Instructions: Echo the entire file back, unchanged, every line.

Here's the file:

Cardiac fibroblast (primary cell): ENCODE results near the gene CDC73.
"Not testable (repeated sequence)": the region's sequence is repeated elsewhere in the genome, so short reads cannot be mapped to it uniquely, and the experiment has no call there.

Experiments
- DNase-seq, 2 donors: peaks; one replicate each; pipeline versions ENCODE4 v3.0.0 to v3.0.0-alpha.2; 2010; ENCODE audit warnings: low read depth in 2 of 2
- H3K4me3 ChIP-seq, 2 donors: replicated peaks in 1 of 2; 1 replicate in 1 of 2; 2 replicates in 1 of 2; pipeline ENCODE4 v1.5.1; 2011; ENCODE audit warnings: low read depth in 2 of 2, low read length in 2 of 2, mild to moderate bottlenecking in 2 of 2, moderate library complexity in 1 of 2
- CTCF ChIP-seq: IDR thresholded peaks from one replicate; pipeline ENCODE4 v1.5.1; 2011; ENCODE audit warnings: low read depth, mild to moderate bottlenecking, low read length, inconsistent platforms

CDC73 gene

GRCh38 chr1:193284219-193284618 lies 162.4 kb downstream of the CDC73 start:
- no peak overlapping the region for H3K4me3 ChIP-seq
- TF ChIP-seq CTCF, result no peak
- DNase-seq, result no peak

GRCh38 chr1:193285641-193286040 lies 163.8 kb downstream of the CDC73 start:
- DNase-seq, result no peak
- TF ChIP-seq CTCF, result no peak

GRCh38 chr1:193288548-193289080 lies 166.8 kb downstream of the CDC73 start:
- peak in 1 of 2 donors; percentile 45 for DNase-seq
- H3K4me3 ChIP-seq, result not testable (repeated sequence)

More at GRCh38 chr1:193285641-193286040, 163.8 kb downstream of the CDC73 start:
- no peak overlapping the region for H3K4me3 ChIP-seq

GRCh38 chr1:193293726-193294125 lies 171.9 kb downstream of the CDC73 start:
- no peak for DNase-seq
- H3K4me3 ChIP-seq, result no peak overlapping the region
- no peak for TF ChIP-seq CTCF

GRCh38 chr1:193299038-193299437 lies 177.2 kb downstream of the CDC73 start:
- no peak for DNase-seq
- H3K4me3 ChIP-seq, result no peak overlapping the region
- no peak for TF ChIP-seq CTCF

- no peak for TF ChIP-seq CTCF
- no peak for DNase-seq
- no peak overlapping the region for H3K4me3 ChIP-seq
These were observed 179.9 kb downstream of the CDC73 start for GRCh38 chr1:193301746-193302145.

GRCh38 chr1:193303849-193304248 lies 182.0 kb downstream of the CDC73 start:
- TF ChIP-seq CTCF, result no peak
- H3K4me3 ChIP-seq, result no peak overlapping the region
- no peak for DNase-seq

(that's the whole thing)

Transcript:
Cardiac fibroblast (primary cell): ENCODE results near the gene CDC73.
"Not testable (repeated sequence)": the region's sequence is repeated elsewhere in the genome, so short reads cannot be mapped to it uniquely, and the experiment has no call there.

Experiments
- DNase-seq, 2 donors: peaks; one replicate each; pipeline versions ENCODE4 v3.0.0 to v3.0.0-alpha.2; 2010; ENCODE audit warnings: low read depth in 2 of 2
- H3K4me3 ChIP-seq, 2 donors: replicated peaks in 1 of 2; 1 replicate in 1 of 2; 2 replicates in 1 of 2; pipeline ENCODE4 v1.5.1; 2011; ENCODE audit warnings: low read depth in 2 of 2, low read length in 2 of 2, mild to moderate bottlenecking in 2 of 2, moderate library complexity in 1 of 2
- CTCF ChIP-seq: IDR thresholded peaks from one replicate; pipeline ENCODE4 v1.5.1; 2011; ENCODE audit warnings: low read depth, mild to moderate bottlenecking, low read length, inconsistent platforms

CDC73 gene

GRCh38 chr1:193284219-193284618 lies 162.4 kb downstream of the CDC73 start:
- no peak overlapping the region for H3K4me3 ChIP-seq
- TF ChIP-seq CTCF, result no peak
- DNase-seq, result no peak

GRCh38 chr1:193285641-193286040 lies 163.8 kb downstream of the CDC73 start:
- DNase-seq, result no peak
- TF ChIP-seq CTCF, result no peak

GRCh38 chr1:193288548-193289080 lies 166.8 kb downstream of the CDC73 start:
- peak in 1 of 2 donors; percentile 45 for DNase-seq
- H3K4me3 ChIP-seq, result not testable (repeated sequence)

More at GRCh38 chr1:193285641-193286040, 163.8 kb downstream of the CDC73 start:
- no peak overlapping the region for H3K4me3 ChIP-seq

GRCh38 chr1:193293726-193294125 lies 171.9 kb downstream of the CDC73 start:
- no peak for DNase-seq
- H3K4me3 ChIP-seq, result no peak overlapping the region
- no peak for TF ChIP-seq CTCF

GRCh38 chr1:193299038-193299437 lies 177.2 kb downstream of the CDC73 start:
- no peak for DNase-seq
- H3K4me3 ChIP-seq, result no peak overlapping the region
- no peak for TF ChIP-seq CTCF

- no peak for TF ChIP-seq CTCF
- no peak for DNase-seq
- no peak overlapping the region for H3K4me3 ChIP-seq
These were observed 179.9 kb downstream of the CDC73 start for GRCh38 chr1:193301746-193302145.

GRCh38 chr1:193303849-193304248 lies 182.0 kb downstream of the CDC73 start:
- TF ChIP-seq CTCF, result no peak
- H3K4me3 ChIP-seq, result no peak overlapping the region
- no peak for DNase-seq